Up to date news is not the style of this blog – I am, as Clyde reminds me, part of the Slow Blogging movement. No matter for this post – EVERY Friday is First Friday this December til Christmas, and you may easily recreate my journey with most of the galleries discussed.
Starting at Artspace as usual, I stopped by the front gallery to see Keith Norval’s opening of The Corporate Art Show. Keith has outdone himself in the wake of his new parenthood, along with the talented Ann Podris. Keith’s quirky rendering of goofy cartoon images with surprisingly subtle oil color and brushwork may or may not be your favorite style, but you can’t miss these hilarious concoctions of Angry Squirrel Customer Service, Rhino Dollar Bills, and Pig Salt.
This new series of Keith Norval explores the theme of business and animals. With the current state of things (environmental destruction, factory farming, extinctions) it seems animals would be better off if they had some kind of representation. …this show aims to give them their own voices. Artspace website by
The blessed couple was upstairs in their gallery, dancing and swaying their little bundle into First Friday submission. Good luck, guys, and sleep when she does – you’ll need it!
Down the street at Lump, more caricature and mayhem. Cannonball Press has a jam packed display, indeed “an irrefutable deluge of relief prints.” You could walk in here with a hundred bucks and get a lot of gift shopping done, if you have friends who like inyourface graphics.
Up on Fayetteville Street, in what used to be my Dad’s barber’s basement shop, The Fish Market was showcasing an always widely varied and intriguing selection of work by College of Design students. Marie Formaro had some wonderful spires of canvas framed with metal, as well as a beautiful screen on canvas called “Ritual of Gesture.”
Right down Hargett and upstairs is a truly fine gallery in a decidedly unflattering space. Adam Cave Fine Art stands up well to its claim as a home for national level talent. The current offerings that reach that level are mostly prints, from the precise yet softly diffused light studies by Donald Furst to the highly textured assemblages of interacting shapes in the woodcuts of Merrill Shatzman. My favorites prints were the alphabet and symbol studies by John Gall; intaglios with a hint of Bosch and a good dash of Rube Goldberg.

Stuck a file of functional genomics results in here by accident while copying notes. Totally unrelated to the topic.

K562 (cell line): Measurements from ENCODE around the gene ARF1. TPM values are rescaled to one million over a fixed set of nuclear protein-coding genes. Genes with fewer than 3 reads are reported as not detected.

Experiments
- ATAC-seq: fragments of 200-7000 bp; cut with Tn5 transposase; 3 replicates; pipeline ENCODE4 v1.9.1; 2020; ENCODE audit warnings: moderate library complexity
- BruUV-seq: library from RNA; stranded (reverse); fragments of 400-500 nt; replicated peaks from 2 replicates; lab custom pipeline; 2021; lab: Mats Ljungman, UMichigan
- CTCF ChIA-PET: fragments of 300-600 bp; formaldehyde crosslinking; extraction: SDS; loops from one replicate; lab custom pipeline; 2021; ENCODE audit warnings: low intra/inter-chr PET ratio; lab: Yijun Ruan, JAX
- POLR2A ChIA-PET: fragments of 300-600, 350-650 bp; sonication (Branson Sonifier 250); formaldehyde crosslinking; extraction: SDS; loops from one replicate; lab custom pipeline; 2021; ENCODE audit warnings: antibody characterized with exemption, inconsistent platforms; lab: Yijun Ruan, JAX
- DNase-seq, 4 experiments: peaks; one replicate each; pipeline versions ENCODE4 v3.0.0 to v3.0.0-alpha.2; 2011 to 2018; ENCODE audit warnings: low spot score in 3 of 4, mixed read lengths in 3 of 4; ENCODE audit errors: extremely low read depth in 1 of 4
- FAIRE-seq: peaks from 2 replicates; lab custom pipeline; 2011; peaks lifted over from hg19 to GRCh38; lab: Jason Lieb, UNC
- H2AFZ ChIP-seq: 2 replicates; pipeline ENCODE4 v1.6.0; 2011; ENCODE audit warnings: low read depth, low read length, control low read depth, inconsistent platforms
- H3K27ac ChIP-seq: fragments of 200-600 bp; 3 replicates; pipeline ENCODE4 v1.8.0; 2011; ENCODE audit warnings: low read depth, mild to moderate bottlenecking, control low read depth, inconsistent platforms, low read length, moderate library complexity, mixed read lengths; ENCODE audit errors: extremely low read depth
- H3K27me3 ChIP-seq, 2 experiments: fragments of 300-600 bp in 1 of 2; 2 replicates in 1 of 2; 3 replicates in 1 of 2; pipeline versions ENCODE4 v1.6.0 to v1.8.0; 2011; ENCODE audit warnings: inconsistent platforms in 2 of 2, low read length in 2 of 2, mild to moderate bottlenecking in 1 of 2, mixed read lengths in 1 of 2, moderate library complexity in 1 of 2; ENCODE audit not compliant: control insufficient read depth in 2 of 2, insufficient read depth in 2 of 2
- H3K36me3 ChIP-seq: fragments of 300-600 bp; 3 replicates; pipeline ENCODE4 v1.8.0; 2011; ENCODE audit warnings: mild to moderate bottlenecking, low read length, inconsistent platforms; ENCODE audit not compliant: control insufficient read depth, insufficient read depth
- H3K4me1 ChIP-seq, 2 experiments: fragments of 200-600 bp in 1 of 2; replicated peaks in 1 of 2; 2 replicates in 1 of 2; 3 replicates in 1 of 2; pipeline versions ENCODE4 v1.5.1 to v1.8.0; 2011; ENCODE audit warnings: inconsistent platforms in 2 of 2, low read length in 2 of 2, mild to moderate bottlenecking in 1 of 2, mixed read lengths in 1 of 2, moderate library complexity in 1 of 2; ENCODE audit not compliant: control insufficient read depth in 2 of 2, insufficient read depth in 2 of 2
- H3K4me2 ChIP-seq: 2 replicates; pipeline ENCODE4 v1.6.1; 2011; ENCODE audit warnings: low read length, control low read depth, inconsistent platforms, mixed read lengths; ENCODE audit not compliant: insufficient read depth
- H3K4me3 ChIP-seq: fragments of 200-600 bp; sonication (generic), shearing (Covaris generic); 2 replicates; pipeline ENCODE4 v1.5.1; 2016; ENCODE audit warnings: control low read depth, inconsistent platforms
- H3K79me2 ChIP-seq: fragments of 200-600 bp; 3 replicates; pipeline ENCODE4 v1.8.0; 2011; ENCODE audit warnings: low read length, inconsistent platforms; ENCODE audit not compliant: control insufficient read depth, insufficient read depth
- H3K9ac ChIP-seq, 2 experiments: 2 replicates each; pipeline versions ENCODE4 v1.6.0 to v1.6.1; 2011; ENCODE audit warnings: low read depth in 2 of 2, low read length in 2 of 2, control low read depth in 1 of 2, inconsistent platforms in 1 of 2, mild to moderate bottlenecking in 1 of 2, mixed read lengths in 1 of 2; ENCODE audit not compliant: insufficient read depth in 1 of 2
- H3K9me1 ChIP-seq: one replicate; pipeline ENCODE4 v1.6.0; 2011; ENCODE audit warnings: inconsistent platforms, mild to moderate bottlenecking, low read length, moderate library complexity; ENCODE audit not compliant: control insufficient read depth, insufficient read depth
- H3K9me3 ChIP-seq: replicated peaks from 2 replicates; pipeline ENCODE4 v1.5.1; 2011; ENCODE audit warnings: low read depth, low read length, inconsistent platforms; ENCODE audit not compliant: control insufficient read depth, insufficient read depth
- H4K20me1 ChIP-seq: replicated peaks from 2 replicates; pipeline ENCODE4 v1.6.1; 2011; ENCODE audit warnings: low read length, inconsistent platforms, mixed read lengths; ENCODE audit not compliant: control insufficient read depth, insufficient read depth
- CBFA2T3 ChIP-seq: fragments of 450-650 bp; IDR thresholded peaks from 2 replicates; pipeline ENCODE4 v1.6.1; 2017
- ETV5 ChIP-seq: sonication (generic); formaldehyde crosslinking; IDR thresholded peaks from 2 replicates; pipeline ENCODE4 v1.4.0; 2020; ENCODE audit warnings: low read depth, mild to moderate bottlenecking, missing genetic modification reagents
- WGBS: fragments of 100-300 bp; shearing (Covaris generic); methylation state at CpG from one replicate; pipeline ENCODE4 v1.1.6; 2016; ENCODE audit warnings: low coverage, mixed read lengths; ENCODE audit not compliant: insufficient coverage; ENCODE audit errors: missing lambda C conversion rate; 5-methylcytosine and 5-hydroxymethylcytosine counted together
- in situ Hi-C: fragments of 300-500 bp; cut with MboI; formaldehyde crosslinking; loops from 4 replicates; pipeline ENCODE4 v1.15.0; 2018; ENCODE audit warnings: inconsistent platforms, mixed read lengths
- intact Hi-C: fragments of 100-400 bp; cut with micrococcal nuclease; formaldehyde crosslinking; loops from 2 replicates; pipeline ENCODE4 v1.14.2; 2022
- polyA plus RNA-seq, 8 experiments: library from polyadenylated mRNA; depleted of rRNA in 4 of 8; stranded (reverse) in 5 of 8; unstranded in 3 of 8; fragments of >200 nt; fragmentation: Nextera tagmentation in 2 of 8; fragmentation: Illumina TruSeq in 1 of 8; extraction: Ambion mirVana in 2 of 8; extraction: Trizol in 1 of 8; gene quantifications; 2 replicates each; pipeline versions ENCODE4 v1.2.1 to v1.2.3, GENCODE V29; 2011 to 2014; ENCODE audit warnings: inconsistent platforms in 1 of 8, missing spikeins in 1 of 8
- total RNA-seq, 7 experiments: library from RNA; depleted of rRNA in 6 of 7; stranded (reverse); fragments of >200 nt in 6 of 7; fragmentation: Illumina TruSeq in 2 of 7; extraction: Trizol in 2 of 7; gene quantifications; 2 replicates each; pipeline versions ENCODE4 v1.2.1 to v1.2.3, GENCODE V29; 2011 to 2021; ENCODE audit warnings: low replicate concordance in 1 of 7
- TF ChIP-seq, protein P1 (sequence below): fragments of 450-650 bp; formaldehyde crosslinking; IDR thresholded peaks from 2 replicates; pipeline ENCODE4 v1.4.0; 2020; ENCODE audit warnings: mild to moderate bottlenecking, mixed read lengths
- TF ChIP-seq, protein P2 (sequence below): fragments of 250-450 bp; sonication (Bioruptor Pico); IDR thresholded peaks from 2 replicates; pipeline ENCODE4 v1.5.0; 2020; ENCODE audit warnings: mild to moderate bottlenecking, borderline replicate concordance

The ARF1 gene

While Adam Cave looks and feels like the former shopkeepers’ living space it is, the funky semi-amateur galleries at the top of Glenwood are intricate mazes of hopeful artists, all offering wine and cookies and hoping to share their wares. The Carter Building at 20 Glenwood and Point of View at 22 have a rich mix of artists, most of whom appear to have day jobs. Make no mistake – there are magnificent high spots in these cramped halls – and lows as well. I was thrilled to find Ellen Gamble and her abstract oils again after several years. Peter Filene‘s double exposures (no photoshopping at Point of View!) present well composed and strongly evocative images. And I’m always happy to have my horizons broadened by strong work in a realm I wouldn’t usually investigate – such as the fashion line drawings of Stephanie Freese, whose retro blackline compositions evoke a blend of the roaring twenties and film noire – and she turns out to be a fascinating comic artist whose online publishing work, pictured below, is revered by writers.
I make a late pass back east, heading for home but hoping to catch a couple of more spots. I have amazing luck. I finally catch up with Nancy Baker, whose Tire Shop Gallery started on McDowell, migrated to Glenwood, and has found a permanent home in the snazzy new building on Morgan across from the Flying Saucer. Her work, always at such a high technical level, captures scenes from Medici Florence to outer space with equal ease and insight.
They were ready to close shop at the Longview Center Gallery, which is curated by Rory Parnell from the Collecters Gallery. I asked the artist, Jesse Green, if I could see his light sculptures with the house lights out, and we had a neat experience looking at them in the dark. Then they scooted me out of this basement space where, believe it or not, my friends and I built a church coffeehouse in the late sixties.
I was the last customer at Carrie Knowles’ Free Range Studio, which held it’s last First Friday event. Carrie will concentrate on studio work and continue to have several events each year. Heading home, I realized I had missed DesignBox. You really can’t do it all.
I took a break from finishing up this post to visit the Boylan Artswalk, where dozens of talented folks exhibit the first December Sunday each year. It was a chance to check on Rebus Works and their fine display of work from Penland, and to see a museum quality piece of cabinet work just completed by Billy Peacock down in the basement. BLAM! was exhibiting over at Lee Moore’s house, with previews of the Bain Water Project work. I will be posting much about the Bain Project soon. The Boylan neighborhood sported pet portraits by Emily Weinstein, linocuts and CDs from Gerry Dawson, pottery from Nancy Redman, coptic journals from Bryant Holsenbeck, and much, much more. Friday or Sunday, there’s a lot of creativity around this town!